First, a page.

Home » President: Switzerland must strengthen defence capability

President: Switzerland must strengthen defence capability


Swiss President Viola Amherd with Norway’s King Harald V in Oslo on Thursday Keystone / Terje Bendiksby / Pool

Swiss Defence Minister Viola Amherd says her trip to Estonia and Norway has reinforced her conviction that Switzerland must strengthen its defence capabilities.

This content was published on February 9, 2024 – 14:41


Keystone-SDA

Amherd, who also holds the rotating Swiss presidency this year, travelled to Estonia at the beginning of the week and then on to Norway. Both NATO members had expressed great concern about the situation in Ukraine, Amherd told the Swiss News Agency Keystone-SDA on the last day of her trip.

Estonia is even more affected due to its proximity to Russia, but also for historical reasons. The country is therefore also expanding its defence capabilities, she said.

In January, the three Baltic states of Latvia, Estonia and Lithuania also announced that they would establish a joint defence line on the border with Russia and Belarus.

Amherd believes that Switzerland must learn its lessons from this and strengthen its own capabilities. At the beginning of the week, she had already stated that it was now necessary to evaluate whether Switzerland could continue in the same way decades after the end of the Cold War. “The army was destroyed for 30 years and it is clear that this cannot be corrected within five years and without an increase in resources,” she said.

+ Swiss president discusses frozen Russian assets for Ukraine in Estonia talks

Intensify cooperation

The new State Secretary for Security Policy, Markus Mäder, who accompanied Amherd, also believes that defence capacities need to be strengthened. Switzerland must also increase its resilience to hybrid threats, he told Keystone-SDA.

At the same time, cooperation with European partners should be intensified. The exchange of information and experience with NATO, but also bilaterally with several European countries, is important here, he said.

The head of the Swiss Armed Forces, Thomas Süssli, will travel to Estonia in June. This is because Switzerland and Estonia both have a militia system and a similar mobilisation model. Süssli will also find out about defence against cyberattacks. Estonia has experience in this area, Amherd emphasised after her talks with her Estonian counterpart.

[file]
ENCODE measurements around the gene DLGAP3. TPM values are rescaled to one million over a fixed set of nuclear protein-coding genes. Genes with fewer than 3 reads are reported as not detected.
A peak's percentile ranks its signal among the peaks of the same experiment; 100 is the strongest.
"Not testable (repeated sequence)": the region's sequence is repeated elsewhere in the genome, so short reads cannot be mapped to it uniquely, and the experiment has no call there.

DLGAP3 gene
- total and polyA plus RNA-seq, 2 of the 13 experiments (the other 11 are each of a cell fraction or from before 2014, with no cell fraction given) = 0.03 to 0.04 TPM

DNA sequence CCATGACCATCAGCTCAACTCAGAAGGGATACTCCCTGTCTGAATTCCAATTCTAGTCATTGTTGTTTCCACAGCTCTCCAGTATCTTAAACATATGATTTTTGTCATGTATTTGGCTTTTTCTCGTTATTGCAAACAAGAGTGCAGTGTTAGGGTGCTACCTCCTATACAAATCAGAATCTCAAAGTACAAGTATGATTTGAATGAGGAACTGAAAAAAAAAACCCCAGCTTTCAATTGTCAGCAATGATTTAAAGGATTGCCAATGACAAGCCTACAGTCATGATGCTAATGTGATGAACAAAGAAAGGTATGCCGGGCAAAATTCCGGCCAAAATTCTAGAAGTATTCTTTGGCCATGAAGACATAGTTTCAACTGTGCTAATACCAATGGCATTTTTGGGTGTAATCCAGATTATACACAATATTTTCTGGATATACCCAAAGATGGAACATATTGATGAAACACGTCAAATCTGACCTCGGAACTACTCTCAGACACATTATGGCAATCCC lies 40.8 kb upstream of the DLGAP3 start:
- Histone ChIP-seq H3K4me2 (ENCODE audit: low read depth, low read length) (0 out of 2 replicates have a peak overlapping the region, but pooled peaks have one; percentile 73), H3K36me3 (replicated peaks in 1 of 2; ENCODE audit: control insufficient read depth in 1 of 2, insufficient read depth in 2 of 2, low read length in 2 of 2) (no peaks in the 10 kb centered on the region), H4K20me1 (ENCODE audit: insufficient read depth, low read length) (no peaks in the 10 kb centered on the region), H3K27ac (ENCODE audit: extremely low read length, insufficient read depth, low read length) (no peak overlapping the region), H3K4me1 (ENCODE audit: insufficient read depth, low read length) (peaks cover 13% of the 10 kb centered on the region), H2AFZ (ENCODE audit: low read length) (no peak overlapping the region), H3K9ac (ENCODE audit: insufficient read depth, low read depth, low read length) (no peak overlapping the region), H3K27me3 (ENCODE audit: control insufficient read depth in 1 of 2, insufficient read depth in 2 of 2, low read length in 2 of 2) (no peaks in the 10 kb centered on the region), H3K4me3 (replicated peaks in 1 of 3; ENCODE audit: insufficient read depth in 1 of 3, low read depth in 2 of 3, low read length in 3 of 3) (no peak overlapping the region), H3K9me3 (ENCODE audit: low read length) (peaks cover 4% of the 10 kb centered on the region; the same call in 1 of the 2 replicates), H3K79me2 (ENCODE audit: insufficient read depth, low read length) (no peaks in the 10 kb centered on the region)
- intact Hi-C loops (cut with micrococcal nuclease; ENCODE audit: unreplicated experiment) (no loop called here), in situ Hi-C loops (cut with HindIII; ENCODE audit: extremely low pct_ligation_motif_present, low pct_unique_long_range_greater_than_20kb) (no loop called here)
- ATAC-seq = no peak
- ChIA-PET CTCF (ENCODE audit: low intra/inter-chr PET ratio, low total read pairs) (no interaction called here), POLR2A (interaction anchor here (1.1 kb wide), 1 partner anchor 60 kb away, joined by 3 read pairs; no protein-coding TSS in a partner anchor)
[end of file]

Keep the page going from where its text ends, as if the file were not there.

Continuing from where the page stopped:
According to Mäder, Switzerland also wants to evaluate the extent to which it could participate in joint exercises. Since 2020, Switzerland has been participating in the activities of the NATO Cyber Defence Centre of Excellence in Tallinn. Among other things, the centre organises the annual Lock Shields defence exercise, a simulation of a massive cyberattack.

+ Switzerland and NATO: just flirting or the start of a wild marriage?External link

This year, around 20 Swiss nationals will take part in the exercise and form a team together with the US and Austria, Reto Senn, Defence Attaché for Sweden, Finland, Norway and Estonia, told Keystone-SDA during the Swiss delegation’s visit to the centre.

How we work

This news story has been written and carefully fact-checked by an external editorial team. At SWI swissinfo.ch we select the most relevant news for an international audience and use automatic translation tools such as DeepL to translate it into English. Providing you with automatically translated news gives us the time to write more in-depth articles. You can find them hereExternal link

If you want to know more about how we work, have a look hereExternal link, and if you have feedback on this news story please write to english@swissinfo.chExternal link.

End of insertion

External Content

In compliance with the JTI standards

In compliance with the JTI standards

More: SWI swissinfo.ch certified by the Journalism Trust Initiative